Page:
BY DAVID PIEPLOW – Contributing Writer

As an adult child, there may come a time when you realize that your older loved one simply cannot safely or confidently drive an automobile. They may pose a serious danger to themselves and others when they get behind the wheel. What do you do? What should you say?
First, discover the obvious sign that it is time to have that “difficult driving discussion” with your senior parent. According to AARP, there are ten signs it’s time to limit or stop driving:
Almost crashing, with frequent close calls. Getting scrapes or dents on the car, garage, or mailbox. Having difficulty moving into or maintaining the correct traffic lane. Having trouble following traffic signals, road signs, or pavement markers. Driving too slow or too fast for road conditions.
Easily distracted or having difficulty concentrating. Experiencing road rage or causing other drivers to honk or complain. Decrease in confidence while driving. Receiving multiple traffic tickets or warnings from police officers. Getting lost, especially in familiar locations.
That last sign really hit home about three years before my mother died.
One day I received a phone call from Mom, who lived outside of Tampa Florida… “David, I went to the doctor today and had a complete physical.”

“Great! How did it go Mom?”

“I was early for my appointment, I love my new doctor, and everything is as good as it can be for an eighty-six year old woman. But when I got back to the car, I didn’t know where I was and how to get back home. So I drove all around Sun City Center for about two hours until I found the entrance to Freedom Plaza, my parking space, and finally back home. I don’t know what to do. I was so embarrassed and didn’t want to tell anybody but you. It was all pretty scary.”
“Mom, I’m going to fly down this weekend and we’ll talk about it, Ok?

That night I purchased a one-way ticket to Tampa, with the idea that I would, most likely, drive her car home to St. Louis.I used the time flying down to Florida to do a little research about what I could possibly say to my mother to help her decide to stop driving. One great article from USA Today quoted Rhonda Shah, AAA Traffic Safety Manager. “Many people feel hurt or defensive when a well-intentioned loved one tries to limit or stop their driving. Resistance can come full force. The very best thing to do during these situations is to remain open, calm, and focused on being productive. In other words, no matter how frustrating it is, focus on the big picture and think about how difficult it can be for our parents to accept this. Remember the patience they showed us while trying to teach us to drive.”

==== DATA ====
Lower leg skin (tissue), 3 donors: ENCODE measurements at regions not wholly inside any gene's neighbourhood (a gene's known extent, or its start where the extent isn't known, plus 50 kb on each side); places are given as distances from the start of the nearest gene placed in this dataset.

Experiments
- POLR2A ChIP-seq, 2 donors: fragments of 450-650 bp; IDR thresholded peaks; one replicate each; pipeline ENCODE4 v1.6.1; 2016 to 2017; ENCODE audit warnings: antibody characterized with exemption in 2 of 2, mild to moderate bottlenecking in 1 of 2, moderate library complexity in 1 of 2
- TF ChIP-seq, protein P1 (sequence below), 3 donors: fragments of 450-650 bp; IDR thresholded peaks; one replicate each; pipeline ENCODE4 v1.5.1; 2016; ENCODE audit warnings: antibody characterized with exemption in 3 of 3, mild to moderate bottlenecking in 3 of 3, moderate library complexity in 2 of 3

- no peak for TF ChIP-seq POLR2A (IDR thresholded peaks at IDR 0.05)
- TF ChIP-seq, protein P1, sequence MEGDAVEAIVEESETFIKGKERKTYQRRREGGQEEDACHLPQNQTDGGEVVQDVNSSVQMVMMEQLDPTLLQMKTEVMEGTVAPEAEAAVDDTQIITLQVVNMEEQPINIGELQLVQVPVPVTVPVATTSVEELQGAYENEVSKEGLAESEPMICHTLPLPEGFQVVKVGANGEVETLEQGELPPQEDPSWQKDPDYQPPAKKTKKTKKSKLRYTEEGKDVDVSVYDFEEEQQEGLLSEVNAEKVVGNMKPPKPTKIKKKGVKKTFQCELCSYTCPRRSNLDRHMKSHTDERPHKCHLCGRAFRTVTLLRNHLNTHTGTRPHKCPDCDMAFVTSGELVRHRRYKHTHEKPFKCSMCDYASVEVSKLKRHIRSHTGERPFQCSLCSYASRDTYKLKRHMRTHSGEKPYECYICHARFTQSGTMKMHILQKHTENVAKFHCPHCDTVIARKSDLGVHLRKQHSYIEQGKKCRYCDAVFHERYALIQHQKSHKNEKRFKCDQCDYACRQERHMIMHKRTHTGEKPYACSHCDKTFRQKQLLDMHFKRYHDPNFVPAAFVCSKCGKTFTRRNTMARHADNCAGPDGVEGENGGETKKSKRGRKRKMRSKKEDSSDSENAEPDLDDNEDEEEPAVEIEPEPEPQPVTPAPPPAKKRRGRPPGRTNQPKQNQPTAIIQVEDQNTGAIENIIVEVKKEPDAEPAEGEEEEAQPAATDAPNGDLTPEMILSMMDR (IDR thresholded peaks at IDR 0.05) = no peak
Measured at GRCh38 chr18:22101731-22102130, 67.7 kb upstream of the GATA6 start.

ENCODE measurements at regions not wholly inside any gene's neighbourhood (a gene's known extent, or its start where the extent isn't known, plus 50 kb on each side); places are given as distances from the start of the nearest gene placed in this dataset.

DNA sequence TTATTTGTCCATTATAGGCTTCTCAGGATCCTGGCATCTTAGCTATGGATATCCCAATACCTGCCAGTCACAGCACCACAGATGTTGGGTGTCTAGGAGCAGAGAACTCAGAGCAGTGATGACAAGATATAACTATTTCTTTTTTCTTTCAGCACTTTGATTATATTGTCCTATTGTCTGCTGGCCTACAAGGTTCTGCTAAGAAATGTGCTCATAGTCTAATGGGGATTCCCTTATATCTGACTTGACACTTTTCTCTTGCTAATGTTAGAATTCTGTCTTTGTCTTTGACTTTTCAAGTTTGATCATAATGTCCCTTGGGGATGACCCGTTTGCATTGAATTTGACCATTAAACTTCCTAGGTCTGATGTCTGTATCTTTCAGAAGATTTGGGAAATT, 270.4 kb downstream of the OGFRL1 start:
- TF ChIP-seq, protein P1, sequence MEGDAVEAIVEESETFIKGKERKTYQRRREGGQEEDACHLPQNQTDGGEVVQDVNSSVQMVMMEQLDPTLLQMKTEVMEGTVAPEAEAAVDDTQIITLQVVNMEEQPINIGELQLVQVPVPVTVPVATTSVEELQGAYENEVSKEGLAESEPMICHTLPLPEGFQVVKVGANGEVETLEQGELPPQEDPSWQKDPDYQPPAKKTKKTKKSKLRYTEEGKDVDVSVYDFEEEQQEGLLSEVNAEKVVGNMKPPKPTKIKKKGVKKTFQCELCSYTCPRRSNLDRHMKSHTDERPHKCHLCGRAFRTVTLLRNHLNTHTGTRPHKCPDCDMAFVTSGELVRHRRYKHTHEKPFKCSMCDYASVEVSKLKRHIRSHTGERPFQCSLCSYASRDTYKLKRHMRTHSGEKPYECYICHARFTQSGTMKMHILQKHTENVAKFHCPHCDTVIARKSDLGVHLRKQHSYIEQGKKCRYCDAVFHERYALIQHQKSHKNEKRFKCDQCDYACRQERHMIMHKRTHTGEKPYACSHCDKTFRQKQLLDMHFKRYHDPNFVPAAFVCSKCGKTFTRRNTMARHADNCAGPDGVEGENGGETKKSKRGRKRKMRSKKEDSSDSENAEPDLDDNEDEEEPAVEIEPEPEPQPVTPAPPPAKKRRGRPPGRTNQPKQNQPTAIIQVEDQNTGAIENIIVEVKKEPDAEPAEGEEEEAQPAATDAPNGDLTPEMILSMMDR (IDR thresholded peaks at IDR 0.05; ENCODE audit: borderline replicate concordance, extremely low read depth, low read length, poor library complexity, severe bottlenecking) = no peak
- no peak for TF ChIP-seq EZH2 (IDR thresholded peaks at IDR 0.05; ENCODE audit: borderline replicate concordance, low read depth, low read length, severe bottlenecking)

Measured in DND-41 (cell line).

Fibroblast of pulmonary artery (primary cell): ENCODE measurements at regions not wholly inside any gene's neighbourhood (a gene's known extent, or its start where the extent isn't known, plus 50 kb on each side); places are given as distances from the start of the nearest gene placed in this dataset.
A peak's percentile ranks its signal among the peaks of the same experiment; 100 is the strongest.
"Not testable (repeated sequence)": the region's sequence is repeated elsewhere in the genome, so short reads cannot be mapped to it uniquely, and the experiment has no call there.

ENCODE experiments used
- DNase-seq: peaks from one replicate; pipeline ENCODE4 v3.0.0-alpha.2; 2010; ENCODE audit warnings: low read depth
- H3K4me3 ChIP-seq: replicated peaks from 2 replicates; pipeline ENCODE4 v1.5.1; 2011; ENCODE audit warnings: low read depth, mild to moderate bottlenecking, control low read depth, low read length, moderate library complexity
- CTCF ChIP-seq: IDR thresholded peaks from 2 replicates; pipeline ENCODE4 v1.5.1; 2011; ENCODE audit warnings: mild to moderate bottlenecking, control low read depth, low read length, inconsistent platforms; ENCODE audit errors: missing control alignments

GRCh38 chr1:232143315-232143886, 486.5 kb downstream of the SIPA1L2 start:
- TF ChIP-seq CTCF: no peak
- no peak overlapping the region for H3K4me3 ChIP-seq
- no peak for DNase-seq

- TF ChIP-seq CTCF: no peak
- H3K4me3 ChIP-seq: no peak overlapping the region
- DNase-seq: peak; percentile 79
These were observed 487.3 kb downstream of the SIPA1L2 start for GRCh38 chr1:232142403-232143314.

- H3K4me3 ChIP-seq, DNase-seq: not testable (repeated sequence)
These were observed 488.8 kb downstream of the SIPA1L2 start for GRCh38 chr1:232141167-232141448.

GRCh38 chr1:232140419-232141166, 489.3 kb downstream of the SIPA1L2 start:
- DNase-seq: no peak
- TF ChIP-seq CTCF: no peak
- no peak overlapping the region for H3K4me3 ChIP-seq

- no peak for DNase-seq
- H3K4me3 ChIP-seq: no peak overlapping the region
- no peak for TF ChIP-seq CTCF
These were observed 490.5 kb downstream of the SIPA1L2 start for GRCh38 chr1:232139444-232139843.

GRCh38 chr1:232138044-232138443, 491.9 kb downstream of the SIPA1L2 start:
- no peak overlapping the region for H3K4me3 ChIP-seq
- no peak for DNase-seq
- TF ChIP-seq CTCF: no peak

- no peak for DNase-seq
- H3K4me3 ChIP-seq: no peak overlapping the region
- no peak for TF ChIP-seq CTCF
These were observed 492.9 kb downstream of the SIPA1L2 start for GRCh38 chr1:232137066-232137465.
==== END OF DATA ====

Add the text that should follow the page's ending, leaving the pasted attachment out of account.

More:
Almost every article I read said virtually the same thing. Kyle Rakow, Vice President and National Director of AARP Driver Safety said, “Remember that limiting or stopping driving is a complex and emotionally charged discussion. Older drivers have a lifetime of driving experience behind them and deeply value their independence and mobility that driving provides. Look for the warning signs, observe, and listen to your loved one.”

Mark Hornbeck, spokesperson for AARP Michigan added, “Driving skill is more related to health than it is to age. There’s no magic age at which everyone needs to give up their keys. It is a health-related issue.”

Unfortunately for all of us, it was all about her health; the beginning stages of Alzheimer’s.
My conversation with Mom was simple. I asked questions. “What do you want to do, Mom? Do you feel safe when you drive? Do you feel comfortable or nervous getting into the car? What are some of the options to driving? In what ways can you still have your freedom to do all of your outside activities you want to do?”

It was a productive conversation which ended peacefully with my Mother handing me the title and keys to her car. During our time together, she saw for herself that she could no longer drive an automobile of any kind, including a golf cart. It was a sad time but a necessary time for the both of us.
My story will be different from your story. Yet, looking for the warning signs, observing your loved one’s driving, and listening to your senior parent should be everyone’s story as loving and caring adult children.

Remember, giving up the car keys can be a frightening and lonely prospect. Our parents steered us into the discipline of driving. We now owe our senior parents the same guidance through their driving challenges as they age.